Daniil Medvedev in mid serve action on a hard tennis court in Toronto

Start of North American Hard Court Season is Opportunity for Daniil Medvedev

The starting pistol might have been fired on the North American hard court season at the Citi Open in Washington DC, but it will be in full stride by the time the 2022 Canadian Open gets under way next week. Indeed, the simultaneous ATP and WTA events in Montreal and Toronto mark the beginning of a packed period in the tennis schedule.

This year, the Masters 1000 tournament will take place in Montreal, while the WTA 1000 event will be played in Toronto. This is a unique event in the way the location of the men’s and women’s tournaments are rotated year-on-year, and there is great prestige to winning the titles at the Canadian Open.

Novak Djokovic is expected to be missing from the field in the men’s singles in Montreal due to the Serbian’s vaccination status. As things stand, the 2022 Wimbledon champion will also have no choice but to miss the US Open having already missed the Australian Open at the start of the year.


Sascha Zverev is another big name player who will miss this year’s Montreal Masters. The German is still recovering from the horrific injury he suffered at Roland Garros and while Zverev hopes to be fit to play at the US Open, this tournament comes too early for him. Otherwise he would have been a contender.

Daniil Medvedev, however, will return to the Canada Open as the defending champion having lifted the trophy in Toronto 12 months ago. The 26-year-old hasn’t played since mid-June due to the ban on Russian players at Wimbledon and so it might take Medvedev time to find his best form again.

However, Medvedev has always been strongest on the North American hard courts and will want to be in good form heading into the US Open as the defending champion. If the Russian is to stand any chance of keeping hold of his title at Flushing Meadows he must find his groove sooner rather than later.

Rafael Nadal hasn’t played since withdrawing from the semi-finals of Wimbledon through injury and it’s unclear whether the Spaniard will participate in the Montreal Masters. However, with the race for the year-end number one ranking set to intensify between now and the end of the season it’s possible Nadal could return to action in Canada.

Carlos Alcaraz will be thankful to return to the hard courts after a slightly underwhelming grass court season. It said a lot that the Spaniard played a couple of clay court events after Wimbledon, but the world number four has produced his best tennis on hard courts this season. He will be a threat at the Montreal Monsters.

Jannik Sinner beat Alcaraz in the final of the Croatia Open and can be confident of a good run in Canada. The Italian hasn’t played at a hard court event since the Miami Masters in March when he made a run to the quarter-finals. Sinner also reached the quarter-finals at the Australian Open earlier this year. He is a good bet to win a first Masters 1000 title in Canada.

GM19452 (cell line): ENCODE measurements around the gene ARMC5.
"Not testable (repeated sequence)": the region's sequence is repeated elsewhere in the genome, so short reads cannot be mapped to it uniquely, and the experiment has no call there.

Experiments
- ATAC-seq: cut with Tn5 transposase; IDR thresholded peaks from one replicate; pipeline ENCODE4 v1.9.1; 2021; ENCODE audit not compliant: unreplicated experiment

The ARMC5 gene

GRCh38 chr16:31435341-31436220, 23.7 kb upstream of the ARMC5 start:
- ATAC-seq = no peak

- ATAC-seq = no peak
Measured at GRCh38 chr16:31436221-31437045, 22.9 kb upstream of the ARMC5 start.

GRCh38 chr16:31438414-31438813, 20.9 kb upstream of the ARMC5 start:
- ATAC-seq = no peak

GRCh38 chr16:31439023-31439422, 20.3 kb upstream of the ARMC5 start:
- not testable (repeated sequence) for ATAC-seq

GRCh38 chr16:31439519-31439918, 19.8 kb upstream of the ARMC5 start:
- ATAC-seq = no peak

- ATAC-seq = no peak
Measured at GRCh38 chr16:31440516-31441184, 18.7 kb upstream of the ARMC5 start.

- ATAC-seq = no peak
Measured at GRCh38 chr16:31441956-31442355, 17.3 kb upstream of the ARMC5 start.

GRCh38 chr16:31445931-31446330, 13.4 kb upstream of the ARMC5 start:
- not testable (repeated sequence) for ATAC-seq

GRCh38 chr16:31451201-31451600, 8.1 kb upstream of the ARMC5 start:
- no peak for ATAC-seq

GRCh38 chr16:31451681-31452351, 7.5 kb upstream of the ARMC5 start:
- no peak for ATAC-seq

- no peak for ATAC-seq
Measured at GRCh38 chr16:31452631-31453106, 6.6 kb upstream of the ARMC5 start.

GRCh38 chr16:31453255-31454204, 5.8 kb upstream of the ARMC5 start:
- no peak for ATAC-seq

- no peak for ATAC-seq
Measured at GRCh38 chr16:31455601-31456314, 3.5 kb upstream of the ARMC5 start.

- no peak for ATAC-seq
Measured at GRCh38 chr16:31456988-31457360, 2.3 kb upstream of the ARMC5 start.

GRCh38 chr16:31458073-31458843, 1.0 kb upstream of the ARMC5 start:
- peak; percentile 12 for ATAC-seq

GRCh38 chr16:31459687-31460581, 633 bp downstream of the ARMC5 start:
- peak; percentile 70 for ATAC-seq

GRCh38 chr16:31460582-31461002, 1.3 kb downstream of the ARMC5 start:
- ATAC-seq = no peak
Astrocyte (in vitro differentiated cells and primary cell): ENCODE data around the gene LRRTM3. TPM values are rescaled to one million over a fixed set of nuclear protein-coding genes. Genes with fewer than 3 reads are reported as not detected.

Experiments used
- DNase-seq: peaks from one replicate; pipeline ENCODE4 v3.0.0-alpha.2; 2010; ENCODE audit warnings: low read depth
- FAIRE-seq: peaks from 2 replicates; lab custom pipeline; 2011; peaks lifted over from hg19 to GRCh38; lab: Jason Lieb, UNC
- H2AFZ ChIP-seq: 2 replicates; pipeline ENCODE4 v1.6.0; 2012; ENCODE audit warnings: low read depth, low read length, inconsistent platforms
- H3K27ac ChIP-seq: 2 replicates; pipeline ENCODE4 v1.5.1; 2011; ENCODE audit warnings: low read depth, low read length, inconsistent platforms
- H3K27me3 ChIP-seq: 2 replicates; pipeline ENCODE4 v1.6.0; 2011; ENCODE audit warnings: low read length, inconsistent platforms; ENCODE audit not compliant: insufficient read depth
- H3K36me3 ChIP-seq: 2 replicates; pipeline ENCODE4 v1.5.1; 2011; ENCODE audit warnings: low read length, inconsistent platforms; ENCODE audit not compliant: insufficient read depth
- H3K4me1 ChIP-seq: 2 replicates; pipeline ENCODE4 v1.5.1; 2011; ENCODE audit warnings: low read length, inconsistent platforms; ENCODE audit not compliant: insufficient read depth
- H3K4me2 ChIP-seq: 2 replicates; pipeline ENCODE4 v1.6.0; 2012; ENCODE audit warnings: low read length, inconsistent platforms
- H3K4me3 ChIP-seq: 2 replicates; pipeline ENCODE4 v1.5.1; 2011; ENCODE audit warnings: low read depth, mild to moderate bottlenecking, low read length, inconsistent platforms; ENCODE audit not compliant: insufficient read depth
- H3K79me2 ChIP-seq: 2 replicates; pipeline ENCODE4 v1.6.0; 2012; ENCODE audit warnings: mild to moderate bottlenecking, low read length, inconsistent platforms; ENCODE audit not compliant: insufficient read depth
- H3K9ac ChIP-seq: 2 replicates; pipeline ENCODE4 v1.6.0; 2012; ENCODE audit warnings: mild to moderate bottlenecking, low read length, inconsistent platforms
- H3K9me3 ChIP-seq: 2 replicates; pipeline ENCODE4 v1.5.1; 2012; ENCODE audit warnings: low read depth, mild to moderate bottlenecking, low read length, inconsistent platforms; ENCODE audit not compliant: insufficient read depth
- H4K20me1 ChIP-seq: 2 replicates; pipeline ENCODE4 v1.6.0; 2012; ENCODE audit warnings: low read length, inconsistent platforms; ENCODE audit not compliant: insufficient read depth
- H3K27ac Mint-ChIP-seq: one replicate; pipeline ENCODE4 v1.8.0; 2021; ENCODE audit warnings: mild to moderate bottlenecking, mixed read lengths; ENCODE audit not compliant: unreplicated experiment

There will be a strong contingent of Canadian players at this year’s Canada Open with Felix Auger-Aliassime the highest ranked homegrown man. However, the 21-year-old hasn’t been in the strongest form of late, falling at the first hurdle at both the Hall of Fame Championships in Newport and Wimbledon. 

On the women’s side, Bianca Andreescu could do with making a good run at her home tournament. The 22-year-old looked to be building momentum after a period out through injury, making the final at the Hamburg Open in June. However, Andreescu only made it as far as the second round at Wimbledon.


Iga Swiatek’s incredible winning run came to an end at Wimbledon and the world number one also stumbled at the Poland Open where she was stopped in the quarter-finals by Caroline Garcia. Nonetheless, Swiatek has the natural game and power to blow away any opponent on her day, as demonstrated by her astonishing success in 2022.

Swiatek has only played the Canadian Open once before in her career back in 2019. This isn’t a tournament the Polish star has a strong track record at, but her 4,000-point advantage at the top of the WTA rankings accurately reflects her dominance of the women’s game at this moment in time. She is among the frontrunners in Toronto.

Beyond Swiatek, it’s difficult to gauge where the contenders will come from at the Canadian Open. Of course, there is a lot of quality near the top of the WTA rankings, but few players besides Swiatek have been able to find any sort of consistency over the last few months. It’s a very open field.

Ons Jabeur could be the greatest threat to Swiatek in Toronto after a run which saw her reach the final of the Berlin Open and Wimbledon. Anett Kontaveit reached the final at the German Open and the semi-finals of the Prague Open and the Estonian, but was dumped out of the latter by Anastasia Potapova in just 51 minutes.

There is a strong American presence in the field for this year’s Canadian Open, although Danielle Collins won’t compete after sustaining a neck injury. Jessica Pegula has enjoyed a good year and Coco Gauff certainly has the game to be a threat. Meanwhile, Amanda Anisimova has made the fourth round of every Grand Slam this season.

With the grass court season out of the way, the tennis world is now prepared for the sprint through the North American hard court season. The next few weeks will provide hard evidence ahead of the US Open, the final Grand Slam of the year. The Canadian Open is a prestigious tournament in its own right, but the action witnessed there will form part of a bigger picture.

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Graham is a football writer with bylines at Forbes, BBC, The Guardian, The New York Times, MARCA and more.

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